What is a NAS Server?

The number of hard drive bays is the most important factor when choosing a NAS server. The higher this is, the more hard drives can be installed in this system and the higher the storage capacity. In general, the recommendation is to avoid NAS servers with a single bay hard drive at home.

In this case, this does not allow a correct RAID configuration, which would prevent data loss when the hard disk is corrupted.

What is a NAS server?

A NAS server is a “Network Attached Storage” and thus a storage system that you can connect to the home network and is located directly at the user’s home. The cloud storage space, on the other hand, is merely rented storage space on external servers. In such a case, they save the data used on another computer.

The users have direct access to the hardware of the NAS server, which can be good or bad at the same time. The positive thing is that the users themselves know where the data is stored, which is the case with them at home.

On the other hand, the users are also responsible for maintenance and backup, for example, for installing updates. They also bear the risk if the hard drive on the NAS server fails.

At the same time, users can reduce the risk of data loss with copied hard drives, but the financial damage remains with users if a hard drive fails.

The advantages of NAS servers

Compared to a cloud system, the NAS server convinces that the users alone have the system’s design in their hands. Cheap and small servers can have a single hard drive. You can also buy expensive devices with more space for more hard drives. So the scalability is excellent. With the system for the home, users are only limited by their wallets. Inexpensive NAS servers without hard drives are available from $150.

To do this, the users store the data on the server that belongs to them – and not to Microsoft, Google or other providers. A NAS server is optimal for the security of your own data if the users take the correct precautions with secure passwords.

The operation of the NAS server can be particularly easy. For example, these can be integrated directly into Windows as a network drive and then accessed via Explorer on the computer, including all content.

For the user, the NAS server does not look significantly different from a normal hard disk installed in the computer.NAS server

When does the use of a NAS server make sense?

Network-attached storage (NAS) is a storage system directly connected to the network. Like other network devices, a NAS is assigned a fixed IP address. The communication between the NAS and the server is based on the Transmission Control Protocol/Internet Protocol.

The NAS uses a traditional file system. This means you can access the storage at file level, usually via a file share. Since a NAS is usually accessed at the file level, it is optimal for storing informal data.

When an administrator wants to replace a legacy data server with a storage appliance, a NAS is a good option for business and home. However, not all systems support the use of NTFS permissions.

Depending on the type, a NAS may not be a good choice for amorphous data either. This may not physically pose any problem if the database is stored on the NAS system. However, the NAS may not ensure the necessary performance that the efficient organization of the database requires.

Limiting factor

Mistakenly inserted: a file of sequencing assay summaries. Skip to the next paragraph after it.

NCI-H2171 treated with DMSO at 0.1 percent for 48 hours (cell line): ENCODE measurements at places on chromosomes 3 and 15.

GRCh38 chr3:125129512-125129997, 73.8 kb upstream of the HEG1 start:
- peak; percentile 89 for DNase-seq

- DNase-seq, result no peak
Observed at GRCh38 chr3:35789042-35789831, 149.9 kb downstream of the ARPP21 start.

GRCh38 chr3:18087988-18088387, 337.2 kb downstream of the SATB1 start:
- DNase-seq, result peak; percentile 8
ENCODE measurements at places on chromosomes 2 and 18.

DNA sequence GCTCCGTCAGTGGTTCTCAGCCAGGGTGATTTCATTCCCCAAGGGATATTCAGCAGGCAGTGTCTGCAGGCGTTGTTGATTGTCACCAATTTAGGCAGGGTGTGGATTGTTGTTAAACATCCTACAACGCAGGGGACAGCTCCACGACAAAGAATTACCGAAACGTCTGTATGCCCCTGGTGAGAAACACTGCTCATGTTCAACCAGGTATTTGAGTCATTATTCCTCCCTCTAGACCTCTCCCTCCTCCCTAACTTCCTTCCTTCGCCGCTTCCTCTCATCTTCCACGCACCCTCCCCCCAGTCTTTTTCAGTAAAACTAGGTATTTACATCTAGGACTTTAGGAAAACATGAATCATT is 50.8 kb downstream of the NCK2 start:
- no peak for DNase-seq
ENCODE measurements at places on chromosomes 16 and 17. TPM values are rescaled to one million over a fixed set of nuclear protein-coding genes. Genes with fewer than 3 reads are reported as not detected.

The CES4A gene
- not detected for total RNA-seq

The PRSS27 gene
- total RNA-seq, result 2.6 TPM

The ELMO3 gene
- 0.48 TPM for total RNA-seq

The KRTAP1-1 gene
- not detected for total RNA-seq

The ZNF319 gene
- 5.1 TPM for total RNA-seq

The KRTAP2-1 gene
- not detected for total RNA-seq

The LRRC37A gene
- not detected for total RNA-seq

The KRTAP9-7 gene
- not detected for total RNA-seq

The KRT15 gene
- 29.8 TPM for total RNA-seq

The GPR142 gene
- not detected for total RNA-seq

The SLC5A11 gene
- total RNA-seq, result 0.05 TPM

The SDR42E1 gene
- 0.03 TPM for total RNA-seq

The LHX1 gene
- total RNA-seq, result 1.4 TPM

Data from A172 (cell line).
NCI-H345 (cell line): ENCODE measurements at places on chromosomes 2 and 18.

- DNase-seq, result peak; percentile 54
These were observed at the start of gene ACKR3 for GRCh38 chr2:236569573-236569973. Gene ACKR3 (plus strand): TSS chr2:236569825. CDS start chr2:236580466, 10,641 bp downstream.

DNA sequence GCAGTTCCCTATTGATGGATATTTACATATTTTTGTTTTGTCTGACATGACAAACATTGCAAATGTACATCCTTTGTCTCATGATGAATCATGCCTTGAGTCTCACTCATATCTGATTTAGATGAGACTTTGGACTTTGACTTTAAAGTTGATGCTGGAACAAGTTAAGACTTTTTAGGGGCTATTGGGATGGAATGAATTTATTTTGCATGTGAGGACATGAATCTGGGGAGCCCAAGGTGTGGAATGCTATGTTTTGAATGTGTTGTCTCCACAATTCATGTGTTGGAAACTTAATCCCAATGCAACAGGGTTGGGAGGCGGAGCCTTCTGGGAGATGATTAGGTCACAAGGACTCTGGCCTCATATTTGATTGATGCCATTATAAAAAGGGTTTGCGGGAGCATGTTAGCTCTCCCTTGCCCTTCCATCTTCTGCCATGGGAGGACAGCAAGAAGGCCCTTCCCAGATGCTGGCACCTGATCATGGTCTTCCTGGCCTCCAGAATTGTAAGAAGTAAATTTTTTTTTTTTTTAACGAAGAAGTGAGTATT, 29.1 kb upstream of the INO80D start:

Even if the application has fast disks, the limiting factor will always be the connection to the network. Most manufacturers of database-driven applications do not provide support for the NAS because of performance limitations.

You can use technologies like NAS for distributed storage. Here, multiple servers are bound to a solidarity storage system. This is how failover clusters, for example, use the storage so that all points in the cluster can access the same data.

When deciding whether a NAS system is an option for home shared storage, the user should look at the demands and range of functions of the system. Many models favor an iSCSI connection. If the NAS uses iSCSI and the software product used does not segregate the application of the NAS, then the system can be used as shared storage. NAS does not reach the level of performance of a SAN system.

Some users consider using the NAS to store virtual machines. This seems like a good idea in general because NAS systems inherently offer high capacity at a low cost. You can also tailor them to provide fault tolerance. However, administrators should consider several factors before deploying virtual machines to the NAS.

Conclusion: NAS server for home

When purchasing a central storage location, the most common consideration is whether a cloud application or a NAS system is the best choice. Another important factor to consider when integrating a NAS is the condition of the network.

If one is fully utilized, it is not practical to add the NAS until all problems are solved. In addition, not all NAS systems support IPv6, which may lead to problems when migrating to the IPv4 system.

More Like This

Top 10 FTP Clients for Android

FTP (File Transfer Protocol) clients for Android are tools that allow you to communicate with a remote server to download or upload files. The exchange...

How to Set Up a Server Room

The growing demand for a dedicated server room is dictated primarily by the widespread transition to a hybrid of office and remote work. Although...

Windows Server vs Linux – Which is the Best Virtual Server?

When choosing a server operating system, we often have a question: which one is better? Windows server, which provides many features, but which you...